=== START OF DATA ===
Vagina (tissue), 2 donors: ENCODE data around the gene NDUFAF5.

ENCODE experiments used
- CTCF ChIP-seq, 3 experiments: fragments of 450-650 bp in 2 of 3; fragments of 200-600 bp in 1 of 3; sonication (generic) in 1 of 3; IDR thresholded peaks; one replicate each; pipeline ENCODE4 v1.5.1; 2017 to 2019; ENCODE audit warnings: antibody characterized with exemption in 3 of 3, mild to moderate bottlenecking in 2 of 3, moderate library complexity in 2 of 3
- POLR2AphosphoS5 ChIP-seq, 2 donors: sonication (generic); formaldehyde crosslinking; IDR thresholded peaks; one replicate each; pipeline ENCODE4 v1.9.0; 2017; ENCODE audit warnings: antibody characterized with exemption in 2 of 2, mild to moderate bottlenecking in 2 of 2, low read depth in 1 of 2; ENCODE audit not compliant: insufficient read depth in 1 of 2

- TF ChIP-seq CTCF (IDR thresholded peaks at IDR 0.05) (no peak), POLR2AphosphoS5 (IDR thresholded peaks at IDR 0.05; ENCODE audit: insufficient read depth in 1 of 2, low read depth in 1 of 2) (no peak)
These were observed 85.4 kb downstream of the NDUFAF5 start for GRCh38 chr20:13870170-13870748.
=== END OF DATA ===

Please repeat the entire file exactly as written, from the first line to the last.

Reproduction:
Vagina (tissue), 2 donors: ENCODE data around the gene NDUFAF5.

ENCODE experiments used
- CTCF ChIP-seq, 3 experiments: fragments of 450-650 bp in 2 of 3; fragments of 200-600 bp in 1 of 3; sonication (generic) in 1 of 3; IDR thresholded peaks; one replicate each; pipeline ENCODE4 v1.5.1; 2017 to 2019; ENCODE audit warnings: antibody characterized with exemption in 3 of 3, mild to moderate bottlenecking in 2 of 3, moderate library complexity in 2 of 3
- POLR2AphosphoS5 ChIP-seq, 2 donors: sonication (generic); formaldehyde crosslinking; IDR thresholded peaks; one replicate each; pipeline ENCODE4 v1.9.0; 2017; ENCODE audit warnings: antibody characterized with exemption in 2 of 2, mild to moderate bottlenecking in 2 of 2, low read depth in 1 of 2; ENCODE audit not compliant: insufficient read depth in 1 of 2

- TF ChIP-seq CTCF (IDR thresholded peaks at IDR 0.05) (no peak), POLR2AphosphoS5 (IDR thresholded peaks at IDR 0.05; ENCODE audit: insufficient read depth in 1 of 2, low read depth in 1 of 2) (no peak)
These were observed 85.4 kb downstream of the NDUFAF5 start for GRCh38 chr20:13870170-13870748.